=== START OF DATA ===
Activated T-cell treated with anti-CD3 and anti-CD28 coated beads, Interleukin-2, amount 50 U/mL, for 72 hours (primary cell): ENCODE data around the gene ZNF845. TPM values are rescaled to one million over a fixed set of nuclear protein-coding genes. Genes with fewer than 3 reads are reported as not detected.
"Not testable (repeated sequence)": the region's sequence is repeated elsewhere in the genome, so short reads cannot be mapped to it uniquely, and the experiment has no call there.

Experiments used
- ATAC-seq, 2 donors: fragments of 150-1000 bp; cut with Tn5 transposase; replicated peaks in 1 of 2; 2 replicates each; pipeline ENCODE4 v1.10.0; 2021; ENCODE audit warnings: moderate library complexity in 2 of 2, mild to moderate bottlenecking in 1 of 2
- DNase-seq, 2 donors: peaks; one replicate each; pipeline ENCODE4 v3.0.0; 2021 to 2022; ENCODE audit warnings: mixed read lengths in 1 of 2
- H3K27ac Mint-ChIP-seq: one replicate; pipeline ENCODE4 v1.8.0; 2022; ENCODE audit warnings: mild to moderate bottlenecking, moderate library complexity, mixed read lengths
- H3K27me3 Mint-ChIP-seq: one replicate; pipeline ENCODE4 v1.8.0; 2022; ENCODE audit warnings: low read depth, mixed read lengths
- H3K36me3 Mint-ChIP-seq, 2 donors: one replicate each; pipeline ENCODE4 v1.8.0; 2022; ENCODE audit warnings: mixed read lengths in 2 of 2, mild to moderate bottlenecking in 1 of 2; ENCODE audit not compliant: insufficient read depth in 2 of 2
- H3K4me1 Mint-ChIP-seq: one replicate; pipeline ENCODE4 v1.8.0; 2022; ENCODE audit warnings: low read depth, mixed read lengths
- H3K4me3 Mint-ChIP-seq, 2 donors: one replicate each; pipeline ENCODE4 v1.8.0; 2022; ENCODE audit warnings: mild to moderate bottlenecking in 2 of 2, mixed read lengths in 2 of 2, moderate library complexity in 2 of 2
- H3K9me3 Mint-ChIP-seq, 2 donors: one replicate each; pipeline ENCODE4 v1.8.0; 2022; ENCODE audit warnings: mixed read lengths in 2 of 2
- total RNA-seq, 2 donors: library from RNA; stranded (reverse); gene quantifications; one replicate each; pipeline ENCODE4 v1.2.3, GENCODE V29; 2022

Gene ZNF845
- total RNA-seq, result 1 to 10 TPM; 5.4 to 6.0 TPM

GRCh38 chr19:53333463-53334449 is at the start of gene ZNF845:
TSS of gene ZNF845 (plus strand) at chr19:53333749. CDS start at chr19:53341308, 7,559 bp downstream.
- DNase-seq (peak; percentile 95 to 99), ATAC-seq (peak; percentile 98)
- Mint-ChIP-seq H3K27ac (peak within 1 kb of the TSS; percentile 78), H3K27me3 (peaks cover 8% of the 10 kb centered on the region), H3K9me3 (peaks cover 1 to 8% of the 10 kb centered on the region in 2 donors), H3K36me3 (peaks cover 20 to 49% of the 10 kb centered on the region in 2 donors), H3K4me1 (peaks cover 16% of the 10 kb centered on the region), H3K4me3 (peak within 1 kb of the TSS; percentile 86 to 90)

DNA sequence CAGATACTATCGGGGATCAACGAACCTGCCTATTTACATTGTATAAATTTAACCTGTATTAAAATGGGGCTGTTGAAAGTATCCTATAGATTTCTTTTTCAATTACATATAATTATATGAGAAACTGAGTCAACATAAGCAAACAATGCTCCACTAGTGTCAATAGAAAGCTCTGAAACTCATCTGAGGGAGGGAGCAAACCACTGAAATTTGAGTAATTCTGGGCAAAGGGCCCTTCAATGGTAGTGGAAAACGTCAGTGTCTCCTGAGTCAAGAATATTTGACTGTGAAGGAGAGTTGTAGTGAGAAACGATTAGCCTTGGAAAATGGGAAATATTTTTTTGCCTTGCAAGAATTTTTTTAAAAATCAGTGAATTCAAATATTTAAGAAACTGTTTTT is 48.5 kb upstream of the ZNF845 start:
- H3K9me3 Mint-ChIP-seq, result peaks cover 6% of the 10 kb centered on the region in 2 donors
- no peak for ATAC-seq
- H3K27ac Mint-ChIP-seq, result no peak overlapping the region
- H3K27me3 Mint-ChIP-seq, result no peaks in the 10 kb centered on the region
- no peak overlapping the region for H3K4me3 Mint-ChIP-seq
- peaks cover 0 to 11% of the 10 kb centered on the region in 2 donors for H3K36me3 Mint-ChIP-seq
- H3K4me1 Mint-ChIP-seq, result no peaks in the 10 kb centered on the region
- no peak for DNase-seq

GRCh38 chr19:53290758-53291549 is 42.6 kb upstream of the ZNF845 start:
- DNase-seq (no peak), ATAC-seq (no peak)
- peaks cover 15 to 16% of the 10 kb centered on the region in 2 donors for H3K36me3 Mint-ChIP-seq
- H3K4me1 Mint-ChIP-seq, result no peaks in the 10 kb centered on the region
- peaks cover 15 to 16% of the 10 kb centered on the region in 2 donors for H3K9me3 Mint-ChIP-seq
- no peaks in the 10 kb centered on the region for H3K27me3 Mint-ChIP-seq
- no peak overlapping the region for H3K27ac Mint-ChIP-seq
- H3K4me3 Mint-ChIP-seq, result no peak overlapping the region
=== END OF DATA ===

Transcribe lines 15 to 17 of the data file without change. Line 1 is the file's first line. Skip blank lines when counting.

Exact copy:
GRCh38 chr19:53333463-53334449 is at the start of gene ZNF845:
TSS of gene ZNF845 (plus strand) at chr19:53333749. CDS start at chr19:53341308, 7,559 bp downstream.
- DNase-seq (peak; percentile 95 to 99), ATAC-seq (peak; percentile 98)